Voice of the Industry

The FTX crash – Latest news round-up as of 16 November 2022

Wednesday 16 November 2022 14:27 CET | Editor: Dragos Cernescu | Voice of the industry

The Paypers has put together the latest and most relevant news on the FTX crash and its impact on the crypto world as a whole.


FTX has been in a tight corner for the past few weeks, and its downward spiral might change the face of the cryptocurrency sector for good. 

On 11 November 2022, following Binance’s refusal to buy FTX and the company’s failure to find another investor, Sam Bankman-Fried has resigned as CEO and has been replaced by John J. Ray III. At the same time, the exchange has filed for bankruptcy protection in the United States, which triggered a cascade of events. 

According to financemagnates.com, the group involved in the bankruptcy proceedings include FTX.COM, FTX.US, Alameda Research Ltd, and about 130 other affiliated companies. However, some of FTX’s subsidiaries were excluded from the proceedings, including LedgerX LLC, FTX Digital Markets Limited, FTX Australia Pty Limited, and FTX Express Pay Limited. 

The company’s new CEO stated that the bankruptcy process will be conducted with diligence, thoroughness, and transparency. Bankman-Fried would remain in the company in order to ensure a trouble-free transition.

Unauthorised transactions prompted a move to cold storage 

Just hours after the bankruptcy announcement, FTX’s crypto wallets were drained of USD 663 million according to blockchain analytics company Elliptic. Officials from FTX announced on the company’s Telegram channel that the platform had been compromised. They also warned users to steer clear of the FTX website and to avoid installing any new updates. 

An official statement followed a few hours later on Twitter, and it revealed that FTX had taken precautionary steps to move all digital assets to cold storage in order to minimise damage upon observing a series of unauthorised transactions. Elliptic’s findings reveal that FTX has managed to move USD 186 million into secure storage while USD 447 million have been stolen. 

The analytics firm also noted that stablecoins and other tokens were being rapidly converted to ether and dai on decentralised exchanges. Company officials compared these transaction patterns with previous large-scale thefts. As it investigated these unauthorised transactions, FTX decided to remove trading and withdrawal functionality from the platform.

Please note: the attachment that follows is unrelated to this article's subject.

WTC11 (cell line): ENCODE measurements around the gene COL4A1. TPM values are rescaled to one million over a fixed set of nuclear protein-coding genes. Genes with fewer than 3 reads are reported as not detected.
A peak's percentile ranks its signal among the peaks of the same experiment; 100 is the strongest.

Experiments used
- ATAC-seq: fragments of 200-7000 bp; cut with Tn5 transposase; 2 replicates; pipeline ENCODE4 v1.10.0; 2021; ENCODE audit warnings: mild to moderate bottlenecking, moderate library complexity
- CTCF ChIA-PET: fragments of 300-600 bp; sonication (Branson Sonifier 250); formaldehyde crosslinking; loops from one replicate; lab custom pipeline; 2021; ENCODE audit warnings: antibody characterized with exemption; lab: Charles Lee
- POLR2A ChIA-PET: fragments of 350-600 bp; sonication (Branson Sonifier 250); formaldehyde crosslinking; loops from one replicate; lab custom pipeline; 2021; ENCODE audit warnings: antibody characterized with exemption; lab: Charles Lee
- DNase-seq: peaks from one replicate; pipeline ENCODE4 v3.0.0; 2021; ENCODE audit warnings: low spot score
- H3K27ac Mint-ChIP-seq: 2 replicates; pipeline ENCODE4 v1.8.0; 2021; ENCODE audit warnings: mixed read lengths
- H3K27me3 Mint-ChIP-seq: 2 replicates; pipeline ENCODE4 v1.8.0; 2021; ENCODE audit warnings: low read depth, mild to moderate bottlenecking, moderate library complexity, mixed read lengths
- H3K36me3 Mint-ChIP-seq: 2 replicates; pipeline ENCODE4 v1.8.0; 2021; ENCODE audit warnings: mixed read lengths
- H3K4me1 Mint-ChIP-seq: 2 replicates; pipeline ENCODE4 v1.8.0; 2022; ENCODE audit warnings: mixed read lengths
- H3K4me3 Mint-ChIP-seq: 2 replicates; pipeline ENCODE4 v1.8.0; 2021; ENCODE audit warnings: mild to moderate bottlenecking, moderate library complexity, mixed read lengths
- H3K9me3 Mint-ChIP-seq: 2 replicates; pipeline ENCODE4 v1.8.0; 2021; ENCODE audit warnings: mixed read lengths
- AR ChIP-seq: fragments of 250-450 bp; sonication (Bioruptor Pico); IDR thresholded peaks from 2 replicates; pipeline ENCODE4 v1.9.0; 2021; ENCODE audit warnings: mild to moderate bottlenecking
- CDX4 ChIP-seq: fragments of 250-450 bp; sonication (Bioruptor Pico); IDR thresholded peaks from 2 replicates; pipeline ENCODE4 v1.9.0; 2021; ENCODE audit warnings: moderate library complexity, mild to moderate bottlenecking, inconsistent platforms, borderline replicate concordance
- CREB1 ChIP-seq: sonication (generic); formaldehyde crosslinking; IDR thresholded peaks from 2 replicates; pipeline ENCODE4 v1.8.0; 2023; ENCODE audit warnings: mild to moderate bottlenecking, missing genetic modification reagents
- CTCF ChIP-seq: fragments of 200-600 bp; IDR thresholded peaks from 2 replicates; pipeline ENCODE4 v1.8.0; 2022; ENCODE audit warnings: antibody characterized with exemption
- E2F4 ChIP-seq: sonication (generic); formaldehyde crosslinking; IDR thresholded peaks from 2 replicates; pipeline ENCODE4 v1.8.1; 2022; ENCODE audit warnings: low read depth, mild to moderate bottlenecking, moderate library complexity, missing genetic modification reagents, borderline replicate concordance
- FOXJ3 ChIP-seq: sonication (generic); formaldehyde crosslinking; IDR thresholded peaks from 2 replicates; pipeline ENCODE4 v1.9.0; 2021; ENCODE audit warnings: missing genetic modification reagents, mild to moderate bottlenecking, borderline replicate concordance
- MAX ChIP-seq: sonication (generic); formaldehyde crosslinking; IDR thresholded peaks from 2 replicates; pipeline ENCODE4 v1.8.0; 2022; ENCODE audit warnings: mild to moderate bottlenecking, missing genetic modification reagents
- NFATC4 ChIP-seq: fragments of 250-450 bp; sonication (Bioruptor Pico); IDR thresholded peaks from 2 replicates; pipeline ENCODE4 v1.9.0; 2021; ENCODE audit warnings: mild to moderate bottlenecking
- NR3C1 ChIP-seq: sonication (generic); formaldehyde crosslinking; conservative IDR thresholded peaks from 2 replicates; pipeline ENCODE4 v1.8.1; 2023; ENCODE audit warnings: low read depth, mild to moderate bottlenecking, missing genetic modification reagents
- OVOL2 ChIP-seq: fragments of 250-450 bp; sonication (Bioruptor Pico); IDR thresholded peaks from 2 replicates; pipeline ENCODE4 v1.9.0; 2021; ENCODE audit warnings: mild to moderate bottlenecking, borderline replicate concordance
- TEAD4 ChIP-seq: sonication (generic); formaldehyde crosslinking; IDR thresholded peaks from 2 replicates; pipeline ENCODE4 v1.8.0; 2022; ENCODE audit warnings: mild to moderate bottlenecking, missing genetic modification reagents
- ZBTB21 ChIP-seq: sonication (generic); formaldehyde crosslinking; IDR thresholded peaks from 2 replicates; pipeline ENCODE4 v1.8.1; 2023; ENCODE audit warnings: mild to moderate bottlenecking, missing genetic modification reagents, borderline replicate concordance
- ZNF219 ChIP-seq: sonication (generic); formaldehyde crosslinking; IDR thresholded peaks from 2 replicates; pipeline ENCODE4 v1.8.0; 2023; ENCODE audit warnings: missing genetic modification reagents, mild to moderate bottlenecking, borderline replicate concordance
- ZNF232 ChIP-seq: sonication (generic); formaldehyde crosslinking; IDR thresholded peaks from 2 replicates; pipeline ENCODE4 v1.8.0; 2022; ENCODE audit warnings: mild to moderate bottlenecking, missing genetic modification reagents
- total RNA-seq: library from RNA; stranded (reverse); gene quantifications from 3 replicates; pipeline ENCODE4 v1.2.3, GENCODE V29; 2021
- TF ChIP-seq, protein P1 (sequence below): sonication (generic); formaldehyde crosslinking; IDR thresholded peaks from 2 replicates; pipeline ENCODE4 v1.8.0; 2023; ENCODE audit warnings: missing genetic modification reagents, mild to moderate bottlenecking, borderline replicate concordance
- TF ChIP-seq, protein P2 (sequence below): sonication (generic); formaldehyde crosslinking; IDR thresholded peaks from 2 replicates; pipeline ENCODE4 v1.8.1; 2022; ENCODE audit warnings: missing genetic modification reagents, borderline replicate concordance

The Paypers has put together the latest and most relevant news on the FTX crash and its impact on the crypto world as a whole.


Cyprus and Australia suspend FTX licences 

On 11 November 2022, the Cyprus Securities and Exchange Commission (CySEC) has suspended the license of FTX (EU) Limited just two months after it had secured its authorisation. 

A few days later, the local subsidiary of FTX in Australia, Australia Pty Limited, had its licence suspended by the Australian Securities and Investments Commission (ASIC) until 15 May 2023. According to Reuters, FTX Australia will be allowed to provide limited financial services until 19 December 2022. However, these services would only involve terminating existing derivative contracts with the clients. 

FTX Australia’s licence allowed it to offer derivatives and foreign exchange contracts to retail and wholesale clients.

UK lifeboat scheme does not apply to FTX customers 

The Financial Conduct Authority has issued a warning in the context of FTX’s recent troubles by highlighting that FTX customers in the UK are not protected by the UK lifeboat scheme. FCA officials cited by financefeeds.com revealed that the UK’s regulation of crypto assets is limited to the registering of UK-based crypto-asset exchanges for anti-money laundering purposes.